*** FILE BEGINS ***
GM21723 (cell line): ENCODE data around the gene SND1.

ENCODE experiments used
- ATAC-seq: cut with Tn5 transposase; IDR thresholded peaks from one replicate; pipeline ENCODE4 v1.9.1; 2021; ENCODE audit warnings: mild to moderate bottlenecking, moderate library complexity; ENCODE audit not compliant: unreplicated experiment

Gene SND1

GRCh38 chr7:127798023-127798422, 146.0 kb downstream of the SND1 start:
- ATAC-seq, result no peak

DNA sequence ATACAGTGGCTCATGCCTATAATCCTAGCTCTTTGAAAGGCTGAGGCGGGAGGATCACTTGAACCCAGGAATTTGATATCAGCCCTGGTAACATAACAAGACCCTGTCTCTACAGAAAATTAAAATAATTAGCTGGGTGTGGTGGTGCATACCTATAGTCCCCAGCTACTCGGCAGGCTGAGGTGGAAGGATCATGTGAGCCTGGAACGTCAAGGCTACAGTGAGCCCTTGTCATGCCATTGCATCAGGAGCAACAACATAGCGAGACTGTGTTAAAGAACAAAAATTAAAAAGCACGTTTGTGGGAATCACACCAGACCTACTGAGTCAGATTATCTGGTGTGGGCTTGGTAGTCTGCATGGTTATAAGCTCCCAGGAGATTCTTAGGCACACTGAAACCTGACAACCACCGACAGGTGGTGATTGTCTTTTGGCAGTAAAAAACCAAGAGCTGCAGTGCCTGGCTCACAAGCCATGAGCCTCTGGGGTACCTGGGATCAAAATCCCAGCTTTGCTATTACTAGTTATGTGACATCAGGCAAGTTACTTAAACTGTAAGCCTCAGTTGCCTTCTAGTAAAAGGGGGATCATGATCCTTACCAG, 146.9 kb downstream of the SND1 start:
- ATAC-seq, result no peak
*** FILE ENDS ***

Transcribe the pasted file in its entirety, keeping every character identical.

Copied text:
GM21723 (cell line): ENCODE data around the gene SND1.

ENCODE experiments used
- ATAC-seq: cut with Tn5 transposase; IDR thresholded peaks from one replicate; pipeline ENCODE4 v1.9.1; 2021; ENCODE audit warnings: mild to moderate bottlenecking, moderate library complexity; ENCODE audit not compliant: unreplicated experiment

Gene SND1

GRCh38 chr7:127798023-127798422, 146.0 kb downstream of the SND1 start:
- ATAC-seq, result no peak

DNA sequence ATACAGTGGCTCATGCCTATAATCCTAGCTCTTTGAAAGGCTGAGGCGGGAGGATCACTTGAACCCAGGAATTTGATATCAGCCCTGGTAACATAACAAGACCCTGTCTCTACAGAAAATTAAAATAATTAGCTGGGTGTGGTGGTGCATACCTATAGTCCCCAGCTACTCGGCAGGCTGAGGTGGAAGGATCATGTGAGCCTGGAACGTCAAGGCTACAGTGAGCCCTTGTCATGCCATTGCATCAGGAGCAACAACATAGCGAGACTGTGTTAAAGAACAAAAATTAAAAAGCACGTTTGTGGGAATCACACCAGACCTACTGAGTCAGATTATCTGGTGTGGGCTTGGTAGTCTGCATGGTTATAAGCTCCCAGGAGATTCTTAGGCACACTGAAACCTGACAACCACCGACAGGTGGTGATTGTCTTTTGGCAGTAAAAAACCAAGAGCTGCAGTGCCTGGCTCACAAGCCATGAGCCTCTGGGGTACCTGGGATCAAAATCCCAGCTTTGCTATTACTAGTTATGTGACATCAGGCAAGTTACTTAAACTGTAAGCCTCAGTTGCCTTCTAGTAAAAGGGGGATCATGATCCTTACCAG, 146.9 kb downstream of the SND1 start:
- ATAC-seq, result no peak